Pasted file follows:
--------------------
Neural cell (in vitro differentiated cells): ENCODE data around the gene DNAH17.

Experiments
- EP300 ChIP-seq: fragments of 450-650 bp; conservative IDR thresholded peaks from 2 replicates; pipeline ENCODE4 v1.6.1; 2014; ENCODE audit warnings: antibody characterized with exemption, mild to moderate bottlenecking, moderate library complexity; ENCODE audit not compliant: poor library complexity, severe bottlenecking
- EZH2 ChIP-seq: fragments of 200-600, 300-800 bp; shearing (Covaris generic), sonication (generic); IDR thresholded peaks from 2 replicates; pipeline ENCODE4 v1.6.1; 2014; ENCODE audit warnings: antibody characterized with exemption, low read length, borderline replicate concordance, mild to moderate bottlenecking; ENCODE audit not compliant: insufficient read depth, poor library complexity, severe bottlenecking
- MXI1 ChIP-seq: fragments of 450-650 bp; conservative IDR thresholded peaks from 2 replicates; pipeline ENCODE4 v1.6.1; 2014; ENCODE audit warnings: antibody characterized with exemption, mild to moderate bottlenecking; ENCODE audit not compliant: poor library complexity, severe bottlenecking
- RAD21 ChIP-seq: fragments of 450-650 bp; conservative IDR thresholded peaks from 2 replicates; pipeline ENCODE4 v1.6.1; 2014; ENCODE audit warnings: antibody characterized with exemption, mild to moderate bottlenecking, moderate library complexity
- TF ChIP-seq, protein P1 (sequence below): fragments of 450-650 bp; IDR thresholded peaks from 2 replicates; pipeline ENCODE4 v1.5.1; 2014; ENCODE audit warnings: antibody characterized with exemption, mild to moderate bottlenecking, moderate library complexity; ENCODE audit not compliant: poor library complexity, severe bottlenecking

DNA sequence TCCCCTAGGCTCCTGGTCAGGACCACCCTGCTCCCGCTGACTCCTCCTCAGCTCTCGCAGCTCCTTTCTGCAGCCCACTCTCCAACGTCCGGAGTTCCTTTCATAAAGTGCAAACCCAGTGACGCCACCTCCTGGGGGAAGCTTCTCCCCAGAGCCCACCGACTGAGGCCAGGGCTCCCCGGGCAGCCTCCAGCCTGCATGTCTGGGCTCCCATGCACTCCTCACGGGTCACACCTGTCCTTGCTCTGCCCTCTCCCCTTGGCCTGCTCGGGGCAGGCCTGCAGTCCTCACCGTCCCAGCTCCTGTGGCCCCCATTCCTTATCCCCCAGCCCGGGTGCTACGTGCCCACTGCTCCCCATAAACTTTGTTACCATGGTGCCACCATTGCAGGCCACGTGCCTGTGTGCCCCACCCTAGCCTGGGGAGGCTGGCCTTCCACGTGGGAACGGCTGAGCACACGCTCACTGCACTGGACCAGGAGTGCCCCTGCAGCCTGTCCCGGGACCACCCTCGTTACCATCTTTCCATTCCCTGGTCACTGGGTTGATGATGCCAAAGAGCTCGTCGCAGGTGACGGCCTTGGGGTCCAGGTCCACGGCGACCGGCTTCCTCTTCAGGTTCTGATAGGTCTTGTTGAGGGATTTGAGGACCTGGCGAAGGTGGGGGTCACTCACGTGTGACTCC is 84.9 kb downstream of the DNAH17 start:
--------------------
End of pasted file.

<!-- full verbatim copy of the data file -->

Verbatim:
Neural cell (in vitro differentiated cells): ENCODE data around the gene DNAH17.

Experiments
- EP300 ChIP-seq: fragments of 450-650 bp; conservative IDR thresholded peaks from 2 replicates; pipeline ENCODE4 v1.6.1; 2014; ENCODE audit warnings: antibody characterized with exemption, mild to moderate bottlenecking, moderate library complexity; ENCODE audit not compliant: poor library complexity, severe bottlenecking
- EZH2 ChIP-seq: fragments of 200-600, 300-800 bp; shearing (Covaris generic), sonication (generic); IDR thresholded peaks from 2 replicates; pipeline ENCODE4 v1.6.1; 2014; ENCODE audit warnings: antibody characterized with exemption, low read length, borderline replicate concordance, mild to moderate bottlenecking; ENCODE audit not compliant: insufficient read depth, poor library complexity, severe bottlenecking
- MXI1 ChIP-seq: fragments of 450-650 bp; conservative IDR thresholded peaks from 2 replicates; pipeline ENCODE4 v1.6.1; 2014; ENCODE audit warnings: antibody characterized with exemption, mild to moderate bottlenecking; ENCODE audit not compliant: poor library complexity, severe bottlenecking
- RAD21 ChIP-seq: fragments of 450-650 bp; conservative IDR thresholded peaks from 2 replicates; pipeline ENCODE4 v1.6.1; 2014; ENCODE audit warnings: antibody characterized with exemption, mild to moderate bottlenecking, moderate library complexity
- TF ChIP-seq, protein P1 (sequence below): fragments of 450-650 bp; IDR thresholded peaks from 2 replicates; pipeline ENCODE4 v1.5.1; 2014; ENCODE audit warnings: antibody characterized with exemption, mild to moderate bottlenecking, moderate library complexity; ENCODE audit not compliant: poor library complexity, severe bottlenecking

DNA sequence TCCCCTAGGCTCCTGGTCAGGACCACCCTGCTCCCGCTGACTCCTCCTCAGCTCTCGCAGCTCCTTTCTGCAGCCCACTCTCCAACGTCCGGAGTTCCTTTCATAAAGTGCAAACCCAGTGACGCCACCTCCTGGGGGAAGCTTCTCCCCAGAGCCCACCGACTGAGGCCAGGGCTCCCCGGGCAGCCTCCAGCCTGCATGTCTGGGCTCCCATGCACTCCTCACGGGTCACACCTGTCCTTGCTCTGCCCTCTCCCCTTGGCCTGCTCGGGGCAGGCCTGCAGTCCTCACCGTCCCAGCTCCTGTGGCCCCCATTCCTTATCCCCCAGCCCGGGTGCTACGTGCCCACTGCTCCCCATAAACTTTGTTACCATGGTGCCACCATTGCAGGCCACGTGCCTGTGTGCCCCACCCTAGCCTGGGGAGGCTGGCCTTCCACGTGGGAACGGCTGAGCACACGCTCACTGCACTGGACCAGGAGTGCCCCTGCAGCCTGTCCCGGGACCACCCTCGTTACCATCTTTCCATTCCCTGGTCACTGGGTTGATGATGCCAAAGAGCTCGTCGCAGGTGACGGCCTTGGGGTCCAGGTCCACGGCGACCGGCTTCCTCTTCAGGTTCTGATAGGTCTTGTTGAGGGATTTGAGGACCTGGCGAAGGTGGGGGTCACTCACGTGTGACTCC is 84.9 kb downstream of the DNAH17 start: